Drive for Show, Putt for Dough

Last week I shot a 97. That was my best round yet. I started golfing about 3 years ago, and I am enjoying the challenge. I first took lessons to learn how to hold the club and make contact with the ball, which was surprisingly difficult. I remember that accidentally breaking a club in half was the highlight of my first lesson. Yes, I was swinging hard. I was trying to show off and hit the ball farther than a friend. That was embarrassing. Travis took me to one of his favorite courses for my first 18-hole round. Once again, I thought I had to hit the ball far, so I swung hard. The ball sailed… right into a house.

It was not too long before I started consistently hitting the ball, so I recently took lessons to see if I could hit straight. I had hopes to score under 100 this year, so it was satisfying to reach that goal last week. The instructor in my recent lesson told me over and over to control my club speed and practice my short game. Keeping the ball in play by focusing on hitting it straight, instead of far, and getting better at putting, would shave several strokes off my game. “It won’t look as good as the big drive,” he explained, “but it will win you the round.” This is why they say, “drive for show and putt for dough.” A far drive looks great, but your money is made with consistency in the short game.

The same idea is true in baseball. The most valuable baseball players have high batting averages and get on base regularly. They are not swinging for a home-run every time they go to the plate. Home-runs are exciting and rewarding and fans love them, but at what expense? Big home run hitters also have high strike out rates. Focusing on just making contact with the ball to get on base helps to avoid an out, while moving runners around the diamond. This is how the best teams win games. Singles win games.

This is also true in real estate. I have one client in mind that is always swinging for a home-run. He is a great guy! He has a big heart and is a lot of fun to be around. He is also a fantastic builder and rehabber. The problem I have seen though is that he is passing on singles, so he can swing for the big one. He wants to make six figures on everyone flip, or more by doing new construction projects. He keeps waiting for the perfect deal, or he gets into trouble doing deals that are too big for him. Either way, he is not helping his cause. There seems to be a simple fix looking at it from the outside, but he has the mindset that he needs to hit it big. A short drive down the fairway or a simple base hit is not exciting enough for this experienced real estate investor.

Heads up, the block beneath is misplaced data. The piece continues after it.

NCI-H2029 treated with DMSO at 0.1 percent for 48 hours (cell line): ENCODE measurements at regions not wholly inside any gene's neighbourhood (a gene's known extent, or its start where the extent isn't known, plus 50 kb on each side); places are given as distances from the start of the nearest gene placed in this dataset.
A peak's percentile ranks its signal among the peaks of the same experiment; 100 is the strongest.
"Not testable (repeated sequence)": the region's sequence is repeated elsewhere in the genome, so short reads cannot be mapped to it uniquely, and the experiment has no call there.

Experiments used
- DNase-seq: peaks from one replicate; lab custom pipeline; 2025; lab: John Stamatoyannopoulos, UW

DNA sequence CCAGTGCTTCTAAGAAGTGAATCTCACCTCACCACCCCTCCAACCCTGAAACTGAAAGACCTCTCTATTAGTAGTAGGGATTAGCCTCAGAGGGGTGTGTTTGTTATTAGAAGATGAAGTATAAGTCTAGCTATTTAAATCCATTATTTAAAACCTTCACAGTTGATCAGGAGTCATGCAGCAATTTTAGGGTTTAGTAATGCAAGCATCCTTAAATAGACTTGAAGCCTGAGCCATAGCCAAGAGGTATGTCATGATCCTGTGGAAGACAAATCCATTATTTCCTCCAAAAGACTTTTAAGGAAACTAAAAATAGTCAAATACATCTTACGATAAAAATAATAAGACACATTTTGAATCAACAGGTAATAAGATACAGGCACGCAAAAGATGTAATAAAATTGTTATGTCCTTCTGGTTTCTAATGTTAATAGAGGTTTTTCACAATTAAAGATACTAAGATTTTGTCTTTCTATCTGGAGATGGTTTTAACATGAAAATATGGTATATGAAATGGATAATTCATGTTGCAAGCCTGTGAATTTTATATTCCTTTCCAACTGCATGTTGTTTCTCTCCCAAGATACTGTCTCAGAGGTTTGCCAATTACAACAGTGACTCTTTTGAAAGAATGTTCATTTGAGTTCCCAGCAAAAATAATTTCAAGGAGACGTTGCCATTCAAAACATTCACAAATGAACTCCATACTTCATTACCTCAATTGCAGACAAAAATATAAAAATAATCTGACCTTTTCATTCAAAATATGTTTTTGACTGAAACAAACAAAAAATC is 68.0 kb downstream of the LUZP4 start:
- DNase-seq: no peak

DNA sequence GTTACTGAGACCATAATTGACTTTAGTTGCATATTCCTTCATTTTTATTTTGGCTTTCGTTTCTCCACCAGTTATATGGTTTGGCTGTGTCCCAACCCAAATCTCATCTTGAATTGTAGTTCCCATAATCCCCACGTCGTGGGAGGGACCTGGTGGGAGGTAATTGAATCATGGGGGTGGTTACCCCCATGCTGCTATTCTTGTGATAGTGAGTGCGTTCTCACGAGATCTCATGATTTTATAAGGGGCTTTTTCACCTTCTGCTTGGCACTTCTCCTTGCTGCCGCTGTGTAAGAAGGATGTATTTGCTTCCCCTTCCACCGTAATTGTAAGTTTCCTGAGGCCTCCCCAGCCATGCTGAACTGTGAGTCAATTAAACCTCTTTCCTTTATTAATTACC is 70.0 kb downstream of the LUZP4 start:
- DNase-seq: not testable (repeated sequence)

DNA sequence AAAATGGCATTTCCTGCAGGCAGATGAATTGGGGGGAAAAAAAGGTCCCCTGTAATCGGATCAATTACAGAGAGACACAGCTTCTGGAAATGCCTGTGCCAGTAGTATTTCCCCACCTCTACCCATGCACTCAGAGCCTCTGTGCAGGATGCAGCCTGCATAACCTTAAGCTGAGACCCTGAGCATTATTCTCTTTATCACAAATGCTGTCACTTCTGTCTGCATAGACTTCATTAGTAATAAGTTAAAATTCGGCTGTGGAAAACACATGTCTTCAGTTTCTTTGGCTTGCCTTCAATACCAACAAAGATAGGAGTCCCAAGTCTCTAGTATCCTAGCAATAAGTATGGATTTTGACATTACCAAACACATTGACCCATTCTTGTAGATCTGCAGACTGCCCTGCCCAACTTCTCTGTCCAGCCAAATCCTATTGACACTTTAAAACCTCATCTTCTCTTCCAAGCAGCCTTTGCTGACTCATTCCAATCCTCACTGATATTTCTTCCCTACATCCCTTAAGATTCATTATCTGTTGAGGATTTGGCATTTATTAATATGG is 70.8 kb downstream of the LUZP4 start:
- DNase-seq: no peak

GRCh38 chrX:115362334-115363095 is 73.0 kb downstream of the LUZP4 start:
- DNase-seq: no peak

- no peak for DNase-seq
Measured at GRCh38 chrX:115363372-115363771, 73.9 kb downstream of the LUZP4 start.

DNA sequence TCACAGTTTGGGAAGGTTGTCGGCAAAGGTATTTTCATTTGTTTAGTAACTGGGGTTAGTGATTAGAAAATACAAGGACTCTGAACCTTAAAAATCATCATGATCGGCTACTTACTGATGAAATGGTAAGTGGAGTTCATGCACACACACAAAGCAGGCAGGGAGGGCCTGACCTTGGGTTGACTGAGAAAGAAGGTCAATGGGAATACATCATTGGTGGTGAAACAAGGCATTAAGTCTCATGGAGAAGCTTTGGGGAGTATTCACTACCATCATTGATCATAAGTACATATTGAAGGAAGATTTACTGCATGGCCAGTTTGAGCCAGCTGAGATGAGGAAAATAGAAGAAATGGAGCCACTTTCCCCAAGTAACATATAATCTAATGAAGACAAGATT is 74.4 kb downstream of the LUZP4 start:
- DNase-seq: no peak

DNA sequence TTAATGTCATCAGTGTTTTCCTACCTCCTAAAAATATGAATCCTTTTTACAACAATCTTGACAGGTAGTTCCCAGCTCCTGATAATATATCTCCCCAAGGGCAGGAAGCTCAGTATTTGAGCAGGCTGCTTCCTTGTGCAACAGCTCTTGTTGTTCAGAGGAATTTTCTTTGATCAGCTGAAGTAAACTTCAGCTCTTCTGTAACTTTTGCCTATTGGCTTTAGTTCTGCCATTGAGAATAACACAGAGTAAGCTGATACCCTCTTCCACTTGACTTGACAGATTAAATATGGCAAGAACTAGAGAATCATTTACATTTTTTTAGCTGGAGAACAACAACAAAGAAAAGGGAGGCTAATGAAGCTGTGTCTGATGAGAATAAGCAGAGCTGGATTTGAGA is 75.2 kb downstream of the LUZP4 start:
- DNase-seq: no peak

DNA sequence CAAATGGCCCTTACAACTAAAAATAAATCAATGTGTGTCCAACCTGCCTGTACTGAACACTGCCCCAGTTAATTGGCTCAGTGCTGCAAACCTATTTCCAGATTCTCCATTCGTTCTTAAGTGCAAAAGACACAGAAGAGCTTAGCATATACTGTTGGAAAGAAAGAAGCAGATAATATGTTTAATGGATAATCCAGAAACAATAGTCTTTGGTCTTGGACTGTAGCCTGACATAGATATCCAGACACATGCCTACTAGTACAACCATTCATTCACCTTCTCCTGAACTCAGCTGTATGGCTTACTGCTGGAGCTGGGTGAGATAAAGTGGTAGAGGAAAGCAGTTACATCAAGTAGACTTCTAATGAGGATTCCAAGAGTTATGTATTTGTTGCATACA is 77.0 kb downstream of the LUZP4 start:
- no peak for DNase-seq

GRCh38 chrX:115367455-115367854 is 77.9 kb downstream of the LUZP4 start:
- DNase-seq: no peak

I have another client that is only looking for base hits or the easy chip out of the trees. He is doing deals for profits in the $15,000 to $20,000 range in Denver. Some would say that is too thin, but he is doing three or four a month!! And he recently got lucky and is going to make over $100,000 on a single flip in Denver. He understands that luck behind it and is happy, but he is not setting his mind on those big pay days.

The annual income difference between these two highly capable investors is over a half a million dollars.

Even the best investors that I know work towards a simple shot off the tee. They want the easy and safe base hit over and over. Some of them have increased what they consider a base hit, but they all started small. It is a process to work up to, but no successful investor that I know is always trying to hit the home-run or the long drive over an obstacle. They take those when they present themselves but are on the hunt for the straight shot down the middle; which is why I would suggest keeping your real estate business simple and grow with it over time. Don’t do a bad deal but don’t pass on a good one. Our office is more than happy to have a conversation with you about your real estate plan or a specific deal to help guide you to success. Consistency is key. Whenever I swing my club hard looking for the big drive, I come up short. The easy swing without the pressure produces great drives. Remember… four singles without losing your ass is better than swinging big and missing.

Owning a Classic Craftsman Home in Northeast Los Angeles

NELA home architectural styles vary widely: Modern, Art Deco, Victorian, Tudors, and others. But perhaps the Craftsman residences get the most attention.

Craftsman homes are among the most sought after real estate in Northeast Los Angeles neighborhoods. One of the many reasons why homes for sale in Pasadena, Eagle Rock, Hermon and elsewhere have become hot commodities is a renewed interest in so-called “character homes”. But Craftsman homes come in significant variations, sizes, and conditions – opening up opportunities for homebuyers in a range of prices.